Meredith Anderson is principal of Excellence Girls Middle Academy, one of 49 schools in the Uncommon Schools network. She has taught first- through eighth-grade science, and she joined Uncommon Schools in 2010 as a founding science teacher and instructional leader at Brooklyn East Collegiate.
Anderson opened Excellence Girls Middle Academy in 2013 with a class of 83 fifth-graders and the school has grown to serve 350 young women in fifth through eighth grades.
Her experience in education also extends beyond the classroom, having previously worked in Bolivia and Ecuador, where she was a part of a grassroots initiative to develop a regional diabetes education program.
Anderson also spent time in Ghana, where she worked in the village of Adaklu-Waya and helped to create a technology program in its secondary school.
Do you rely on coffee or tea to get yourself powered up in the morning?
Yes, I make coffee at home, or I get it from the Pulp and Bean on Franklin Avenue in Brooklyn on my way to school.
You started out your teaching career with Teach for America, which has evolved into a far more diverse teaching corps than traditional teacher college graduates. Do you think it’s important, especially in a school that almost exclusively serves girls of color, to have diversity among your staff? Or is that a secondary consideration?
It’s absolutely a primary consideration. We want our girls to have the richest middle school experience and education possible and so much of that richness comes from the many experiences that our wonderfully diverse staff brings to the table.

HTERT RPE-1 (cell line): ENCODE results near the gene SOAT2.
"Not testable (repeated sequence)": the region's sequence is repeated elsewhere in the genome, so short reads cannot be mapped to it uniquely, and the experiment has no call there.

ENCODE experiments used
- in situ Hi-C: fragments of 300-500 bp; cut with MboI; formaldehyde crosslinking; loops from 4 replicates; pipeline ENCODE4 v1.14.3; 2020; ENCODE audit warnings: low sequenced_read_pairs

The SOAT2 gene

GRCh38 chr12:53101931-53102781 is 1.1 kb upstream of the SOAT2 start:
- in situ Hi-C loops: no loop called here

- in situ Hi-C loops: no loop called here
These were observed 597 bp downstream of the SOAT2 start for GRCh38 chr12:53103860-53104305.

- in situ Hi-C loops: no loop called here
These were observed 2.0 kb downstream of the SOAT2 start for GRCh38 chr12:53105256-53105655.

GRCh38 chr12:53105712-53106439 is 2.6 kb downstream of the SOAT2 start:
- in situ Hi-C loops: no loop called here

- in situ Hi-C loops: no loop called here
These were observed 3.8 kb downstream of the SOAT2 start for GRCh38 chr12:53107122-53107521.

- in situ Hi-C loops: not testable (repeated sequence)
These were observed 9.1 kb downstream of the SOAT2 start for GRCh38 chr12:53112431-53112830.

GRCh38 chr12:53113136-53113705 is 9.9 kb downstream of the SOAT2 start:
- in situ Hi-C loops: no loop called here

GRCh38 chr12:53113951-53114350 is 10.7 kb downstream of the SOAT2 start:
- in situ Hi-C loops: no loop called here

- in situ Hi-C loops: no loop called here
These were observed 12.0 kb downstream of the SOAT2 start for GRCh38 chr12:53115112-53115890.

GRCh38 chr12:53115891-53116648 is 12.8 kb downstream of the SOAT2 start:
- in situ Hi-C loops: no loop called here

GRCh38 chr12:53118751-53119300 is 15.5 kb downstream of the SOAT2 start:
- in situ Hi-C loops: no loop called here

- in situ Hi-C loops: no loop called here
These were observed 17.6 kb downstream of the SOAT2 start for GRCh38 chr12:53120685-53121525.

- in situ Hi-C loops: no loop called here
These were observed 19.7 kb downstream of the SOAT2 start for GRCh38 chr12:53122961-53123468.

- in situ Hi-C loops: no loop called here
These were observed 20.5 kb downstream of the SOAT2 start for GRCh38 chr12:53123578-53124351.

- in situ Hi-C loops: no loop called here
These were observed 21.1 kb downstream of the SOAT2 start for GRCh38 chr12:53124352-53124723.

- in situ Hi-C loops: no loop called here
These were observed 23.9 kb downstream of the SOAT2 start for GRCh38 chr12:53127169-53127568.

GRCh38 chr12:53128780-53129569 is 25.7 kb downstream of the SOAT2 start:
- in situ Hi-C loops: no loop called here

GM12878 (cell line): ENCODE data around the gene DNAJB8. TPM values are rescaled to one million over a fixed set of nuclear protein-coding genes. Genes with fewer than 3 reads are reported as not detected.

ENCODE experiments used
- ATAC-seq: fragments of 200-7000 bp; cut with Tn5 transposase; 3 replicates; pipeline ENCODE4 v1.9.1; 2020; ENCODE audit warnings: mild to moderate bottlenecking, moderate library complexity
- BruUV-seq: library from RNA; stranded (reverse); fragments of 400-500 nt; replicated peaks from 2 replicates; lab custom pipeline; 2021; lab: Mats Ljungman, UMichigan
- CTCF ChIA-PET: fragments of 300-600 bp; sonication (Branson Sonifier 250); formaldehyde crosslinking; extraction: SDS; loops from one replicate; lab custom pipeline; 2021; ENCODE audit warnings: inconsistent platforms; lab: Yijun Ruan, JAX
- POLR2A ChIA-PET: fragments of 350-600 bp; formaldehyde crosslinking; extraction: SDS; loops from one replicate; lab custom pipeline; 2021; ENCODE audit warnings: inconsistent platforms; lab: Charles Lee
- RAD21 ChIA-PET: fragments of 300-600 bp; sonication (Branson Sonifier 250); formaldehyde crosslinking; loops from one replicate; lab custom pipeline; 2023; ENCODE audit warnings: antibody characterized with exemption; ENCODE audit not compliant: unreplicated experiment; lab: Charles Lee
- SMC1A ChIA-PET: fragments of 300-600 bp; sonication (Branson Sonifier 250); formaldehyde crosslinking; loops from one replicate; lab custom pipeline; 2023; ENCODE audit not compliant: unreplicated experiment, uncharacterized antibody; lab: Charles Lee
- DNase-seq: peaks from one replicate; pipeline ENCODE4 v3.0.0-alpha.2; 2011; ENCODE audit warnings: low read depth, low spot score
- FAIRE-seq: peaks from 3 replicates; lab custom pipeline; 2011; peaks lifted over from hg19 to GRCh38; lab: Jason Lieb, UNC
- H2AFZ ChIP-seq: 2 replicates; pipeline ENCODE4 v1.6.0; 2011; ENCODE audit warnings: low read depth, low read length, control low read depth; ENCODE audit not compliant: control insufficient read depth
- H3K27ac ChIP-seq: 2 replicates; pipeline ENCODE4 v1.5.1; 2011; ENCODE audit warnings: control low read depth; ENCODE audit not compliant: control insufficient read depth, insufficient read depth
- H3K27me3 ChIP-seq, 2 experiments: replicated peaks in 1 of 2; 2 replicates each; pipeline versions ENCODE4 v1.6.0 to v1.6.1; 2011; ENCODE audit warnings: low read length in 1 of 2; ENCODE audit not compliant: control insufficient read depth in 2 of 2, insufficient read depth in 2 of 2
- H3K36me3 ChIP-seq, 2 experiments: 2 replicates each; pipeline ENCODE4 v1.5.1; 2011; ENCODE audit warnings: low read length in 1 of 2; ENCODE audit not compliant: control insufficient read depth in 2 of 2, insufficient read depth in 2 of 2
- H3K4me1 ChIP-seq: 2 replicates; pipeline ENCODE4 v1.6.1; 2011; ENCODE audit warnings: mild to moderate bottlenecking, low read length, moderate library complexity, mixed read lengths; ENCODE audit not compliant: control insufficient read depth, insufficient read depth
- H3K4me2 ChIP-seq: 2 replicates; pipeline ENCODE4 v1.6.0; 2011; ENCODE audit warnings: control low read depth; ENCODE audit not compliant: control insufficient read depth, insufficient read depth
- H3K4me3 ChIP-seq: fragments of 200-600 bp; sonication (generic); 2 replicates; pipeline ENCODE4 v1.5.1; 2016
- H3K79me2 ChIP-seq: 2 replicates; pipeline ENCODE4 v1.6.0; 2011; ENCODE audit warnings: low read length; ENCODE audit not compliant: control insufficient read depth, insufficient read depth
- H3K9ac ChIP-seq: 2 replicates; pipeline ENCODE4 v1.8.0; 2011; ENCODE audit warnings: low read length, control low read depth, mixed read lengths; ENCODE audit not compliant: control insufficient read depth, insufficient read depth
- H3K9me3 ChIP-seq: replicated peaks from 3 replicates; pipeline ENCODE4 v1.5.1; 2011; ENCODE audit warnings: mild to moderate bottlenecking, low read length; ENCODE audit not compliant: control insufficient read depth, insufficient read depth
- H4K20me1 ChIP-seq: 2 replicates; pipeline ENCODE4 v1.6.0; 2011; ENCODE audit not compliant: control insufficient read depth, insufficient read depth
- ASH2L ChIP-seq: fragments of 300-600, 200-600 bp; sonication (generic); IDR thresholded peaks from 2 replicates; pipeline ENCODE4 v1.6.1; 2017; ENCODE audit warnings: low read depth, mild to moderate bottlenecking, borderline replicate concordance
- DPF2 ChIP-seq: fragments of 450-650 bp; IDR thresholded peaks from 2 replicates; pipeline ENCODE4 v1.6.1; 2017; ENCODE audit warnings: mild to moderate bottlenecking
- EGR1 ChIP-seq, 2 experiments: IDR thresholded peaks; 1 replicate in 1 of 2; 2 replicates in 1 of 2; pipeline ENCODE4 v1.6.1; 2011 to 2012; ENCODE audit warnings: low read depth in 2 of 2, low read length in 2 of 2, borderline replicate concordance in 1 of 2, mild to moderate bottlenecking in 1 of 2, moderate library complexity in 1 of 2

The more and diverse backgrounds we have among adults in our school, the more sophisticated our young women will be because they are tapping into those varied experiences every day.
Excellence Girls Charter School was just awarded a Blue Ribbon by the U.S. Department of Education for its success in closing the achievement gap and maintaining high standards. What’s in your secret sauce?
I don’t think it’s a secret. We are incredibly focused on student achievement and empowering our young women. Those two things drive all the decisions I make as a principal and all the decisions our teachers make in their classrooms. We focus on what we know will make them successful not only in high school, but to and through college.
The key ingredient is our teachers. We have an incredibly talented staff who bring 1,000 percent of their best selves to this community both inside and outside of the school. We know that without teachers who feel supported, who feel like they can collaborate with each other, and who are given the tools and resources to teach at the highest level—nothing else would matter.
So we created a culture around supporting our teachers to be their best so that they in turn can best serve our students.
You’ve been in leadership positions in both co-ed and now single-gender schools. How does the all-girls concept affect school climate?
At the middle school our guiding belief is called Ubuntu, or the idea that “I am because we are.” It means that we believe in our own strength as young women as well as the strength of our sisters.
At an all-girls school we can really drive home that message—that our girls are powerful, that they can break stereotypes and that they can and will redefine the role people might have previously set for them.
We focus on women through history and in the present who have overcome adversity—to show many models of strong females who are changing the game for themselves and for others because we want to inspire our girls to do and be these changemakers now and when they are adults.
What’s your favorite part of the school day?
There are so many parts. I absolutely love when we come together as a community and I see our eighth grade girls model leadership for the fifth, sixth and seventh graders.
I love arrival in the morning. I love greeting 350 girls in the morning, shaking their hands. It’s those little moments that help set the tone for a positive day of learning.